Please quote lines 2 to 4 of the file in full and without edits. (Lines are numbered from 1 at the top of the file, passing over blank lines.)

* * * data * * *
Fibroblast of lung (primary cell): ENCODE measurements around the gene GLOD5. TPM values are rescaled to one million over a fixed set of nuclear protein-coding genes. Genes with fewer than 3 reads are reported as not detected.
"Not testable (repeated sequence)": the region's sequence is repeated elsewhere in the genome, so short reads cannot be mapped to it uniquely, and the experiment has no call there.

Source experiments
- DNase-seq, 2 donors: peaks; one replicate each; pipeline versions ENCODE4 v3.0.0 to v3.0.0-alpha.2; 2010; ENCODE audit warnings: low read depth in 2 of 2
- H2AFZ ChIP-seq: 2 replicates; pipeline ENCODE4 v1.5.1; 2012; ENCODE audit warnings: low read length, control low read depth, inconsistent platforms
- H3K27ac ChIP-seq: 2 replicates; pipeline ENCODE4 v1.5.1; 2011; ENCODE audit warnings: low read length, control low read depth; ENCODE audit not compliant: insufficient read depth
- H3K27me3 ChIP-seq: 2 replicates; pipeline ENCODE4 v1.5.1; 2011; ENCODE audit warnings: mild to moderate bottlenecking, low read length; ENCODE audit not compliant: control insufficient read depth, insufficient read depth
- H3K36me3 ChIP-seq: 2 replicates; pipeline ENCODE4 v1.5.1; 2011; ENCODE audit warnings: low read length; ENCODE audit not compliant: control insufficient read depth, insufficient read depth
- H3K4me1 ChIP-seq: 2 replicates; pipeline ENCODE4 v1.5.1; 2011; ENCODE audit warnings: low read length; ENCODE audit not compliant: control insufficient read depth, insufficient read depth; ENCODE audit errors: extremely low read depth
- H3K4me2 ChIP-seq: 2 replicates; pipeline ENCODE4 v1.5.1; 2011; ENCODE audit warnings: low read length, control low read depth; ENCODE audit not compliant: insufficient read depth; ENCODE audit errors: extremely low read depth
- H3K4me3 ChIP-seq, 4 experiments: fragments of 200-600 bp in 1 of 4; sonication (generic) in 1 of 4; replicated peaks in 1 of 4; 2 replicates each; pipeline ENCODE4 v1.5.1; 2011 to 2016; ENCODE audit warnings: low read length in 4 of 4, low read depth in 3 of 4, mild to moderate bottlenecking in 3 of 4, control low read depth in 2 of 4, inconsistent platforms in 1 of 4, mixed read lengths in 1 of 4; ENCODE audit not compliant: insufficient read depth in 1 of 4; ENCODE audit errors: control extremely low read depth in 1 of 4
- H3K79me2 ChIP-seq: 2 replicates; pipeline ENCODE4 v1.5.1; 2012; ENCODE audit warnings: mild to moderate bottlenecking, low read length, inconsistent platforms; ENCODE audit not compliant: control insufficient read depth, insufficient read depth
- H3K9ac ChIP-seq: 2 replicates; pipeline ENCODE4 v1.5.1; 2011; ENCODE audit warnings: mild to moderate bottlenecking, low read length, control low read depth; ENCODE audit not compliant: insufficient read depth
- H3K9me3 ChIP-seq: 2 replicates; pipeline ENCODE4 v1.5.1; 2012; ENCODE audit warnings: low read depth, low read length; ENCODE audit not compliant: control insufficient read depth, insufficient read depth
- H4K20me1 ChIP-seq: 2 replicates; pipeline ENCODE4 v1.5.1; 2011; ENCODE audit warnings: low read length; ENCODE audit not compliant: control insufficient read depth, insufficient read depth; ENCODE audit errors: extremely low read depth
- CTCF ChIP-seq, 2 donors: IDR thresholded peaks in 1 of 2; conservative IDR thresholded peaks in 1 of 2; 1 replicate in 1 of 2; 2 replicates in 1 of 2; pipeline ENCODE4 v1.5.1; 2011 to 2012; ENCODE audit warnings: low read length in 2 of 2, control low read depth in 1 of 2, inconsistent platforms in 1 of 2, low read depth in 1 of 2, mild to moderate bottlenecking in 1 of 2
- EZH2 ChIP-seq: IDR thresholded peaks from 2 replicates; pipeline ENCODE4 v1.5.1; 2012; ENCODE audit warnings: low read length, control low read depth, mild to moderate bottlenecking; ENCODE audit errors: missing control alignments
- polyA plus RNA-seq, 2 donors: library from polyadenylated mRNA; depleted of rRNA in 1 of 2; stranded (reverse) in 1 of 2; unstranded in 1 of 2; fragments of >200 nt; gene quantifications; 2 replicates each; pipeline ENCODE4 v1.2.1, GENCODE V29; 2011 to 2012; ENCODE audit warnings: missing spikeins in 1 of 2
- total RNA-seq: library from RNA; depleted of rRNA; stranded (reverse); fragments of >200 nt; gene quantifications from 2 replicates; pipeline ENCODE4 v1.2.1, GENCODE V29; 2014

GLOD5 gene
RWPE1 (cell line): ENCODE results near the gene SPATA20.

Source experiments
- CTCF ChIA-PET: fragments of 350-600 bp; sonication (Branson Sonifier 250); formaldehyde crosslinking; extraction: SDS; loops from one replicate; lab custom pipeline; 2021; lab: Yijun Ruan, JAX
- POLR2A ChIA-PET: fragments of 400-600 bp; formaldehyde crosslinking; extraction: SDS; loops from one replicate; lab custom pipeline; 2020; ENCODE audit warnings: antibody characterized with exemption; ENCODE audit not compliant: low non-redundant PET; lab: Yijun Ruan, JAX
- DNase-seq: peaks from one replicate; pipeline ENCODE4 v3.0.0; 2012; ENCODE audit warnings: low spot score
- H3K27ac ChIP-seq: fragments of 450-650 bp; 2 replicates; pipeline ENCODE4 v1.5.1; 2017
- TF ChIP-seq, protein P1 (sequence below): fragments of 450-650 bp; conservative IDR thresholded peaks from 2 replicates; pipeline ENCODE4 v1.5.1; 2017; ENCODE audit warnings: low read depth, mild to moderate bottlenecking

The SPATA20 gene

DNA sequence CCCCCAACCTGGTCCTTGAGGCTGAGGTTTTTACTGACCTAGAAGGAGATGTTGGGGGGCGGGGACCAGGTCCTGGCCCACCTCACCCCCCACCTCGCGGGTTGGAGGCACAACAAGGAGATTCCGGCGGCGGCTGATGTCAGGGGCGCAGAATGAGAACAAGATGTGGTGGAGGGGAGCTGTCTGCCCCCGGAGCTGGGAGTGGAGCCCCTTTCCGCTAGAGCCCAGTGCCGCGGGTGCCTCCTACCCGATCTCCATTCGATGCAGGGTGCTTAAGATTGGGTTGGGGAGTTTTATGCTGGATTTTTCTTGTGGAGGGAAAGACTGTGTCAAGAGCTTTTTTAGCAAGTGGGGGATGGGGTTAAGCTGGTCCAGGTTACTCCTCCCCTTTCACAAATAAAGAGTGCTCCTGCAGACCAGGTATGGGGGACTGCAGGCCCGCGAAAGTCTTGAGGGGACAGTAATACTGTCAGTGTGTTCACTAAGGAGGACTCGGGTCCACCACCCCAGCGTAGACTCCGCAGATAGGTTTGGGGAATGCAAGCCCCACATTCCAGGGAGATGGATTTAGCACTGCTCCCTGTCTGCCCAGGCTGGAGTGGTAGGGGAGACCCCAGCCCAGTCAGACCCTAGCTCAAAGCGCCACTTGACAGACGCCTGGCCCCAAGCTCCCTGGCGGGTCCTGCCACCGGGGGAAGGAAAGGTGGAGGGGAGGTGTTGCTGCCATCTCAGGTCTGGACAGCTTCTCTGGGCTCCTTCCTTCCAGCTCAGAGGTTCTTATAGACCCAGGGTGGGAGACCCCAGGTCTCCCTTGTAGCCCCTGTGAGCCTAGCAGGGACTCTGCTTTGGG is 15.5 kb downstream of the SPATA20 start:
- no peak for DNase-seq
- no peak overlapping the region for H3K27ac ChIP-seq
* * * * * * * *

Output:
"Not testable (repeated sequence)": the region's sequence is repeated elsewhere in the genome, so short reads cannot be mapped to it uniquely, and the experiment has no call there.

Source experiments
- DNase-seq, 2 donors: peaks; one replicate each; pipeline versions ENCODE4 v3.0.0 to v3.0.0-alpha.2; 2010; ENCODE audit warnings: low read depth in 2 of 2